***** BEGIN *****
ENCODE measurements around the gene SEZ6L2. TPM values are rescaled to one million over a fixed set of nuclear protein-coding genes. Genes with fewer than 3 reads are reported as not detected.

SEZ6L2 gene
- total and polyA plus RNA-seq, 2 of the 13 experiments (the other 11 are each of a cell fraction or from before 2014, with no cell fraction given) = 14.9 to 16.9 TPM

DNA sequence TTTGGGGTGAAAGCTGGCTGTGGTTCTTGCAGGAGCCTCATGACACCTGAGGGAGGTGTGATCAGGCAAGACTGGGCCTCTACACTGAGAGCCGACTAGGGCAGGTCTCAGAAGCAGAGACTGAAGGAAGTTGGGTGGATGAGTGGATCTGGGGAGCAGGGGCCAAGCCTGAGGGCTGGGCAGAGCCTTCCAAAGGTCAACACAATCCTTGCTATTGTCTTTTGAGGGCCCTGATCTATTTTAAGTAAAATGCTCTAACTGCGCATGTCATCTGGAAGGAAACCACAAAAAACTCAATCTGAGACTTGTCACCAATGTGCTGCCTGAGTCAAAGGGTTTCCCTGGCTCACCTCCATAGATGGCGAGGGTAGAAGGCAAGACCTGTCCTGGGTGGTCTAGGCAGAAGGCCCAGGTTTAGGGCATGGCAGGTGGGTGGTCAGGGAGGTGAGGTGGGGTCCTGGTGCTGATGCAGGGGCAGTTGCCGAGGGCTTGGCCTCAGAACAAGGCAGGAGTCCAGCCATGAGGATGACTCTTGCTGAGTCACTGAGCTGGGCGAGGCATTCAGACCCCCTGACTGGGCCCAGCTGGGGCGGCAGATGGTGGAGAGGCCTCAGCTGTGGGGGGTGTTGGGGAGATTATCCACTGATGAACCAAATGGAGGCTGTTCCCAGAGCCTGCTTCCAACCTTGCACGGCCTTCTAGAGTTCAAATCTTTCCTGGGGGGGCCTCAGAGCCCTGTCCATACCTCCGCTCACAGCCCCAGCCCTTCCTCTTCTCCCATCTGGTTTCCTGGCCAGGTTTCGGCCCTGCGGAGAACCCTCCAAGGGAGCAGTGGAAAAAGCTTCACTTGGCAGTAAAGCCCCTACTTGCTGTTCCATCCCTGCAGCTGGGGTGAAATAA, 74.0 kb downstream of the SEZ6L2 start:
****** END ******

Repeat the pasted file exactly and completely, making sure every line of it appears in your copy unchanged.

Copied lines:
ENCODE measurements around the gene SEZ6L2. TPM values are rescaled to one million over a fixed set of nuclear protein-coding genes. Genes with fewer than 3 reads are reported as not detected.

SEZ6L2 gene
- total and polyA plus RNA-seq, 2 of the 13 experiments (the other 11 are each of a cell fraction or from before 2014, with no cell fraction given) = 14.9 to 16.9 TPM

DNA sequence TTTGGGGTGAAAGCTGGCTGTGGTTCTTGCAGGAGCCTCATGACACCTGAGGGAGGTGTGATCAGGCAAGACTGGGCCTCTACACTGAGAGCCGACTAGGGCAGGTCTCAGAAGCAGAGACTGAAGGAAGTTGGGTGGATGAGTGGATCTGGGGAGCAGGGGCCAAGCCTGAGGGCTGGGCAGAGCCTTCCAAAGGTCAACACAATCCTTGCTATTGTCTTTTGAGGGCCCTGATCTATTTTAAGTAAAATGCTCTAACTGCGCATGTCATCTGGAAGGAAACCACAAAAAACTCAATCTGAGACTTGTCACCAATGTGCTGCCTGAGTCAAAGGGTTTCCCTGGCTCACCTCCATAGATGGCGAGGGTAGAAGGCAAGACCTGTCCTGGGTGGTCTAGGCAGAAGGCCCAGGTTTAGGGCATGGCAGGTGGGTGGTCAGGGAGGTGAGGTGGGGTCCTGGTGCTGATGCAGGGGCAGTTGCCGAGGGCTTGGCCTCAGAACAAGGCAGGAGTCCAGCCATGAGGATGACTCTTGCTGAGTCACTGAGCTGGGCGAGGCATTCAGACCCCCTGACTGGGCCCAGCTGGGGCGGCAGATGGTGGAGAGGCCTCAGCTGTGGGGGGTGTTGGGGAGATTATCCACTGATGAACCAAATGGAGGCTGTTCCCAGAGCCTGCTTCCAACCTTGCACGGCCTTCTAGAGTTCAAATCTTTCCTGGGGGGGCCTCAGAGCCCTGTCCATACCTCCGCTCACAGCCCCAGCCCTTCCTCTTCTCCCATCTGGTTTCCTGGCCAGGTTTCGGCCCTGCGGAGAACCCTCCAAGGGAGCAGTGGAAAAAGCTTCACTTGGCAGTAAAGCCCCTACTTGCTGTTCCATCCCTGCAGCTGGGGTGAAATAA, 74.0 kb downstream of the SEZ6L2 start: